Today sees Liverpool entering a week that will almost certainly go down in history as a turning point.
This isn’t the classic football turning point, the last minute goal awarded despite it looking offside that brings to an end a run of defeats. Nor is the other type of turning point the world of football often discusses, the bad signing that somehow turned a team making progress into a team going backwards.
This week should see Liverpool’s boardroom change, and with it the ownership of the club. If it doesn’t happen this week, the events that make it happen will have already got well underway.
Tom Hicks tried to change one of the boards last week – it’s not clear if that was the Liverpool board or its holding company boards – in an attempt to block the same of the club to NESV. The existing board, the majority of it at least, insist they are still in place and the sale was valid.
Tomorrow the High Court will hear all about it as it asked to make a decision that will be key to Liverpool’s future. However it is believed that tomorrow’s case is one of two that will decide the club’s fate.
Royal Bank of Scotland V Hicks and others is listed for 10.30am tomorrow. Being one of a number of hearings listed it’s not expected to start until much later in the day. The hearing is expected to discuss whether or not the undertakings RBS received from Hicks and Gillett at the last refinancing were valid.
Yet to be announced is the timing of the case between the LFC board (Broughton’s version) and the owners. That case is expected to decide if Broughton and his version of the board had the right to sell the club without the approval of its shareholders, whoever they actually are.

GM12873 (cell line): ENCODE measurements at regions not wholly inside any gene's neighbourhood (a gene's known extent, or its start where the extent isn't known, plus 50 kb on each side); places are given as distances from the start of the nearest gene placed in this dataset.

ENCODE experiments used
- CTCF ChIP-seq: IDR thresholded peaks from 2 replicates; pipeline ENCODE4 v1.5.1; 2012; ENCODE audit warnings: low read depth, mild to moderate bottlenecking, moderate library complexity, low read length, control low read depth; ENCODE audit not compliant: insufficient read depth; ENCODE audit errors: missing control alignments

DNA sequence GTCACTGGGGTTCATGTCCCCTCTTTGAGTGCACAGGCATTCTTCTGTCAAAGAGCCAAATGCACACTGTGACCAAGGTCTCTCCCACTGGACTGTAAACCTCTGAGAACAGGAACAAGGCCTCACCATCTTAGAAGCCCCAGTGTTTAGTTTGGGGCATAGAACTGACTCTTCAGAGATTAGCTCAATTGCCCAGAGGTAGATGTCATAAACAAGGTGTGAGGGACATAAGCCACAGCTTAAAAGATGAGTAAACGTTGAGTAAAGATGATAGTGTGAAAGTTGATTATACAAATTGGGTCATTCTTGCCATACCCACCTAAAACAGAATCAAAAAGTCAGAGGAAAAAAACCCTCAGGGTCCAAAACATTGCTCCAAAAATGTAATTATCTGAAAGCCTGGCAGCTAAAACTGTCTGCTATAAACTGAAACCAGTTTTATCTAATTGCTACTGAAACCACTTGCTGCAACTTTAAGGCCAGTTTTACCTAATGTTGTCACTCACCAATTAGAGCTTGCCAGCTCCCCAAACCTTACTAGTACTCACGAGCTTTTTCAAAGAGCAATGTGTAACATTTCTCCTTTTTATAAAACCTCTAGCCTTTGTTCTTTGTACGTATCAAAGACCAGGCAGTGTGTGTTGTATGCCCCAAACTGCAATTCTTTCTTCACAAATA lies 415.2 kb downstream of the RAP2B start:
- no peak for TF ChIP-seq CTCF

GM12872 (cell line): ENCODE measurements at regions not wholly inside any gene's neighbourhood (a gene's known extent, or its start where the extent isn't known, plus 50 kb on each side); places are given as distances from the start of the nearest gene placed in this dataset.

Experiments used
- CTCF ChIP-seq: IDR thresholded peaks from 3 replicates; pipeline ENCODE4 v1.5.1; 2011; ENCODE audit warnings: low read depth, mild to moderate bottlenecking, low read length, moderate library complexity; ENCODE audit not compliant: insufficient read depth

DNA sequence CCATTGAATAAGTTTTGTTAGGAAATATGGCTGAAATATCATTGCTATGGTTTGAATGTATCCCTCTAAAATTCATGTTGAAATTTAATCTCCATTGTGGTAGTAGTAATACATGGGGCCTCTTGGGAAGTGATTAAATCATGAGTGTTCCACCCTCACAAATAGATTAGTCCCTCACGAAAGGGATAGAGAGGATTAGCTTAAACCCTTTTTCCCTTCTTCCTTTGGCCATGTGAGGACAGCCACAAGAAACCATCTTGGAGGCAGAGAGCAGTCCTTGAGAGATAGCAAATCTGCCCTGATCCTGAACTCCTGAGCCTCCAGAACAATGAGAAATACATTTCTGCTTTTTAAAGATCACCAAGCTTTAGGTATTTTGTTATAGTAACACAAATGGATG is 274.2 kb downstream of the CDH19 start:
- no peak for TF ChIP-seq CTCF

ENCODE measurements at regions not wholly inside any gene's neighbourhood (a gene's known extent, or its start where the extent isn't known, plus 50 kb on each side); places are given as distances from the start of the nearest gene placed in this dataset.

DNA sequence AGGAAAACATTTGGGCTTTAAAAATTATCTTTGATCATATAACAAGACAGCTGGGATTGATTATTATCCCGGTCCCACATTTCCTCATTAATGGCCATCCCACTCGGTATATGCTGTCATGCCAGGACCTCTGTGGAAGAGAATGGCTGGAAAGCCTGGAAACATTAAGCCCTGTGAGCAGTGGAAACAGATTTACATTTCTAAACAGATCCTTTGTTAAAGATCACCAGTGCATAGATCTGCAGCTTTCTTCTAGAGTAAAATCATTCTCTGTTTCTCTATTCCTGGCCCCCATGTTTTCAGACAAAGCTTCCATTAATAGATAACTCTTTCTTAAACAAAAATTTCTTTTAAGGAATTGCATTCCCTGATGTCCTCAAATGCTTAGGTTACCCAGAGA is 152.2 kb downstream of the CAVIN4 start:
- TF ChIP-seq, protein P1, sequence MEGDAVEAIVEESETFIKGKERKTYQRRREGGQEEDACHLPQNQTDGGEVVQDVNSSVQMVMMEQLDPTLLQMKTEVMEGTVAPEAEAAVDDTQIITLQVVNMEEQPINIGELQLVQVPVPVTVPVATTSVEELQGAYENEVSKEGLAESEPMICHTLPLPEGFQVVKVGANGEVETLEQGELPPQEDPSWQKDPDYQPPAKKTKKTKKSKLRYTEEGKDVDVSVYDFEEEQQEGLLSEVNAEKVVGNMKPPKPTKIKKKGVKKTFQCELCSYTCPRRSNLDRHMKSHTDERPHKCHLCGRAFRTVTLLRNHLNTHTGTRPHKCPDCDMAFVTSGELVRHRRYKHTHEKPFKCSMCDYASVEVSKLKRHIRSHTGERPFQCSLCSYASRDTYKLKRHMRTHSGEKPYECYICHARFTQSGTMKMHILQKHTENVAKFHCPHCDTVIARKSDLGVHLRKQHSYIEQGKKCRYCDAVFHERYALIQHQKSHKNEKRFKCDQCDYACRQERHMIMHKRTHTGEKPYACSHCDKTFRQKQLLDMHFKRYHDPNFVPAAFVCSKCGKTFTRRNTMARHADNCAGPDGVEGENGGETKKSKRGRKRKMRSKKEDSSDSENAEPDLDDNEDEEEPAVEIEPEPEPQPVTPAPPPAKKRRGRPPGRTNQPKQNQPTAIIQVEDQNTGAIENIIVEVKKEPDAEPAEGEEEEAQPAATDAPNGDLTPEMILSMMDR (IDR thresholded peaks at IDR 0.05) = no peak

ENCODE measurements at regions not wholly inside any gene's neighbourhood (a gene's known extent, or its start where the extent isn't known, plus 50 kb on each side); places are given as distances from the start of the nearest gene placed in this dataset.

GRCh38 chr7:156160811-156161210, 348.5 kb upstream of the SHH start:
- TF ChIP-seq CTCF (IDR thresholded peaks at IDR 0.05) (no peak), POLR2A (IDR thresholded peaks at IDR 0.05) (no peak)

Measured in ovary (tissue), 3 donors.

Hicks certainly owns one half of the club, the “others” mentioned in the listing for the hearing will almost certainly be Mill Financial, who are believed to be the owners of George Gillett’s 50% share of the club.
Bloomberg today reported that the Reds holding company, Kop Football Holdings, is already in default with its bank debt, debt that is believed to now amount to £280m. The bank may choose to put the group of companies including the club into administration.
That’s a scenario supporters are happy to live with – but NESV are reported to have said they would walk away if that happened.
It was originally believed that the RBS debt ran until October 15th, but Bloomberg insist their sources say the default has already taken place. This may well be as a result of Hicks’ attempts to block the sale, something the undertakings with RBS reportedly insisted must not happen. Other sources suggest the default technically took place in April and was the reason for the appointment of Broughton.
Hicks invested around £70m of cash into the club but is set to lose that if Martin Broughton’s plan works. Understandably he is willing to fight to prevent that happening – but there is no sympathy for him amongst Liverpool supporters.
What matters tomorrow and potentially over the coming days isn’t who feels sympathetic, it’s what the documents say on them and how the Judge interprets them.
With fans around the world joining forces to help force him out and prevent refinance, and now the club and the banks joining forces to prevent any more attempts to sneak out of his obligations, Hicks must surely realise his time is up. It would be an amazing escape if he found a way out of this corner now, but even then there are many more corners he will find himself in until this is over.
Although he has no doubt escaped from situations like this many times in the past, his abilities to do so seem to be slipping as he nears the end of his career.